Curtin University students Nathan Scott and Carly McGowan showcased their game “Birdened” at the 2015 Perth Games Festival. In this 16-bit-style platformer you play as a blue elephant, and yes, of course you can still jump. With the help of your bird companion, for which you are quite the burden, you can jump even higher. We had a bit of Q&A with Nathan and Carly about Birdened.
When did you start working on Birdened?
Nathan: Birdened started as a university project at Curtin, sometime August-ish? So we’ve been developing for roughly three months so far. The Perth Games Festival was our first public showing.
Why 16-bit graphics? Did any game(s) inspire you, in particular?
Some of our fondest memories are of SNES platformers, specifically Yoshi’s Island and Donkey Kong Country 2. They’re games that are easy to pick up for newcomers, but have a huge amount of depth to them and a really high skill ceiling for veterans. I’ve actually kept a SNES under my desk throughout development to help get Birdened feeling somewhat up to par.
Ok, I have to ask… Why a platforming elephant?
The game originally featured a little girl with a bird friend who would help lift her out of pits if she fell. That gradually evolved into an animal duo – we liked the symbiotic relationships of elephants and oxpeckers or cattle egrets. The weight of the elephant also lent itself well to interesting platformer scenarios, and would hopefully make players feel a bit of sympathy for the bird as it struggled to carry its friend around.
Did you make all of the assets yourself? (Programming, sprites, etc.)
Yep – Carly does all the art and spritework and Nathan handles the scripting side of things. Sometimes it takes a while to learn how to do new things, but in the end it pays off to know your way around your own code and project files.
How much longer do you think it will take to complete the game?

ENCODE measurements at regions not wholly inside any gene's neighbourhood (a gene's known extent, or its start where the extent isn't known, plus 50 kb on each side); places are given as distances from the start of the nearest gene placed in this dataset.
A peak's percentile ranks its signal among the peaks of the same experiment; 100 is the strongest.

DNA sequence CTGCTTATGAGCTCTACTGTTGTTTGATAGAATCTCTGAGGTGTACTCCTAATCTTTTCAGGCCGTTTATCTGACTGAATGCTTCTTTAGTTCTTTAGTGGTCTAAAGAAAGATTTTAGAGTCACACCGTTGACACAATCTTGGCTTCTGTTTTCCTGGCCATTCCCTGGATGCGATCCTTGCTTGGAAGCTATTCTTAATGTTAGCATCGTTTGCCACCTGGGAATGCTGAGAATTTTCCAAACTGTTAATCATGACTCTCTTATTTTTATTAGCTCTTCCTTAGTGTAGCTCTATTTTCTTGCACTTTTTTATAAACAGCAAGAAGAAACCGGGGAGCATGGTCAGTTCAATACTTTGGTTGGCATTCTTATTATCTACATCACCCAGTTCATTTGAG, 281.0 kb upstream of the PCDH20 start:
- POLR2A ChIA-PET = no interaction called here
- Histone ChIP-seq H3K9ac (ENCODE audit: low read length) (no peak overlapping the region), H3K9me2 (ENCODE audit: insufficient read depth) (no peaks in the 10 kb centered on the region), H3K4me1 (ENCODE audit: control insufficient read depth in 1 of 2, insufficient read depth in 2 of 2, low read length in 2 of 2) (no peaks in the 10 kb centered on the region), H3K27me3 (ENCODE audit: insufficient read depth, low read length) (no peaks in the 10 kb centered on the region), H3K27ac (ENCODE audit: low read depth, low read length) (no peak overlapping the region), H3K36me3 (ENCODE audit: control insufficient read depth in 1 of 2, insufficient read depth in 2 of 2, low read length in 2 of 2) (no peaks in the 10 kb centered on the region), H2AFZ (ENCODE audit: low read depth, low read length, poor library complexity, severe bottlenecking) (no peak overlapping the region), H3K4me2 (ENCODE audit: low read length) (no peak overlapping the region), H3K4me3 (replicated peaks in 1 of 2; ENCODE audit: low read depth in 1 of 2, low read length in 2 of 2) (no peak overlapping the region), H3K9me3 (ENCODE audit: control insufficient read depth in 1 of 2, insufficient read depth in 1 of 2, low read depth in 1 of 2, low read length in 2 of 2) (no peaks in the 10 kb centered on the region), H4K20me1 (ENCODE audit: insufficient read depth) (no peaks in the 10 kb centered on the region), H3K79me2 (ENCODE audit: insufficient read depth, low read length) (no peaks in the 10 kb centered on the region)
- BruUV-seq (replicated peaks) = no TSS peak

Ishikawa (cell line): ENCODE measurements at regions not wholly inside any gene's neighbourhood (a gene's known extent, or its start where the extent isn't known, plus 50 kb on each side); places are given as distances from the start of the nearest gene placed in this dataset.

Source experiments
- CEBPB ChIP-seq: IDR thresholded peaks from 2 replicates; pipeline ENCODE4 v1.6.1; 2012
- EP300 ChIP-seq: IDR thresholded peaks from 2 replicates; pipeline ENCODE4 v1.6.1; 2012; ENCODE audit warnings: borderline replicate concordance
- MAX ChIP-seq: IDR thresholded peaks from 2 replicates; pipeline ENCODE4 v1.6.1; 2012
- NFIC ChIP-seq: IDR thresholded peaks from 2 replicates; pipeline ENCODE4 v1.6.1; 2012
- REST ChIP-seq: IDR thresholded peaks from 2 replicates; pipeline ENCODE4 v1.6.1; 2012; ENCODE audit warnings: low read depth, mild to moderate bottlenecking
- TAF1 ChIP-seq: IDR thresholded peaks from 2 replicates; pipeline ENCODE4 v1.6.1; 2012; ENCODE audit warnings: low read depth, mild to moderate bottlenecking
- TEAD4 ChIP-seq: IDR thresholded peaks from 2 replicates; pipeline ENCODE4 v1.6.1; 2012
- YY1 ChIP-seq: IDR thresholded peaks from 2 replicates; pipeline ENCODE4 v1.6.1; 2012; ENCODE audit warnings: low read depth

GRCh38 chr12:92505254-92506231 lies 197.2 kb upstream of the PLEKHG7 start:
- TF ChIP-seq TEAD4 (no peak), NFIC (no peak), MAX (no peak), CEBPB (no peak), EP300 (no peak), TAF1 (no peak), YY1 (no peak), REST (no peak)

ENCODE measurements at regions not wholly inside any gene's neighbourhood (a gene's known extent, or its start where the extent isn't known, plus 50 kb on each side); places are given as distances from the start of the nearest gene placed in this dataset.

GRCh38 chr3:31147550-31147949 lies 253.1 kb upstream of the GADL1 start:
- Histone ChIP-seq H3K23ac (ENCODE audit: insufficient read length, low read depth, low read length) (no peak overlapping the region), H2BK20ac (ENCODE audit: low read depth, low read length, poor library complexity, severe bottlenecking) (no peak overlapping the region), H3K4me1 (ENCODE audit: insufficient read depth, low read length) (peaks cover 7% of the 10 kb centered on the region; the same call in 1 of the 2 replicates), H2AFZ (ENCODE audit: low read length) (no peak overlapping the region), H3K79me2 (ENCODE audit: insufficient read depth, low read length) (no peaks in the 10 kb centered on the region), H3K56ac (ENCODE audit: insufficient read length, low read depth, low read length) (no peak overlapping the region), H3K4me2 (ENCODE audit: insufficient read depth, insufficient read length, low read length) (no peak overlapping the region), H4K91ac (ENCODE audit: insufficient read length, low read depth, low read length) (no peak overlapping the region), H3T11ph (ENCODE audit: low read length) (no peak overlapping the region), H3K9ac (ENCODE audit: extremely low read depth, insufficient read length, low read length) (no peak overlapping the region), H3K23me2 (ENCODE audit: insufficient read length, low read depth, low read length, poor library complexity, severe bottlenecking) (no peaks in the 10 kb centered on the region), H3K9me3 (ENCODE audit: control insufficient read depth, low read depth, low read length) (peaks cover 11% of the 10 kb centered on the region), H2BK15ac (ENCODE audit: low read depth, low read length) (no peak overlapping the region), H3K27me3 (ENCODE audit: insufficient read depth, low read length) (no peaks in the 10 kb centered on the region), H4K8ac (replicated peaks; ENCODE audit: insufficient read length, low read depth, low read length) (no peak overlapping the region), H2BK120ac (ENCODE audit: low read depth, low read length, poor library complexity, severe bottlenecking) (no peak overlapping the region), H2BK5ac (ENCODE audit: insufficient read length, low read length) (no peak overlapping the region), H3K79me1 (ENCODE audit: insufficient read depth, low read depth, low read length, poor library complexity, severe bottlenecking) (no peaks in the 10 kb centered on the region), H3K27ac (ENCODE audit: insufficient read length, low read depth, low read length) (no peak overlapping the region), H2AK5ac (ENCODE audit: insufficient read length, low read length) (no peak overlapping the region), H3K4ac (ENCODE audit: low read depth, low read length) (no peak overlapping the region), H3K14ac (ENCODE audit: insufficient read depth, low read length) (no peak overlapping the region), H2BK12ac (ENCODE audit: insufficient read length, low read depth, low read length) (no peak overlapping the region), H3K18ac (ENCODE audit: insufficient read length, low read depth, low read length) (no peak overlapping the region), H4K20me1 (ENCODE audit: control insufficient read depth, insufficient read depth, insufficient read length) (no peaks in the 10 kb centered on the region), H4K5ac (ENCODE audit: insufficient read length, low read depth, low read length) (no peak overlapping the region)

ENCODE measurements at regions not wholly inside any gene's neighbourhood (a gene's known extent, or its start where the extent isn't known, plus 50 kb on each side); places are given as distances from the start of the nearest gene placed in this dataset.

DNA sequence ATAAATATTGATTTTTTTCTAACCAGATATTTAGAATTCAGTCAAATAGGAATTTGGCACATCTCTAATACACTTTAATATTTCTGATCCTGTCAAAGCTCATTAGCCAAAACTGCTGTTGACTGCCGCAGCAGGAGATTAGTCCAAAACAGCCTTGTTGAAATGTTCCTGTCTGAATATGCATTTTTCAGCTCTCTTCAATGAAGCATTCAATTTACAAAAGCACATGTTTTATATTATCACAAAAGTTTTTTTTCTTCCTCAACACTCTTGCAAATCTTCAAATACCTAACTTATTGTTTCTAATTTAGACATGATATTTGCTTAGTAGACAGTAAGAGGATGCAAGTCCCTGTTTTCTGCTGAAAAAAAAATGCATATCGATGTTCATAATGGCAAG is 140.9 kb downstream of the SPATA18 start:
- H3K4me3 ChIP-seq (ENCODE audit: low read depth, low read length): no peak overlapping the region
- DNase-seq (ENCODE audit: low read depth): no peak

Hopefully, we’ll be close to wrapping up after another six months. We’d like the game to have enough replay value for players who want to master the mechanics, but we have other stories to tell, so we don’t want to be working on Birdened for another 2-5 years or whatever.
What’s next for Birdened? (Planned features, any plans/hopes for release, etc.)
We have plans for a few different level types, plus some more characters to interact with (good and bad). Showing the prototype off so early has been really valuable, though – we’ll probably spend some time in the next few weeks to make controls a bit more kid-friendly, and maybe look into prototyping some new abilities.
Why did you decide to get into game design?
Nathan: Back when I was about 7 or 8 I would draw level designs for made-up Mario or Donkey Kong clone games. I always liked that design aspect growing up – it wasn’t until I was 14 that I actually finished coding my first game in VB.net. (Nathan)
Carly: Like (probably?) every other game developer, I’ve been super into video games and art for a very long time, but I always thought making games was this unattainable thing. Especially for someone like me who had been living in a rural town for most of her life. But now after the big indie boom it’s become this… real thing that pretty much anyone can do if you just have the drive and guts to do it. After moving and studying traditional art and finding a friend who was like-minded and into making games, I finally feel like yes, it’s time to just have a go at making games and just do it!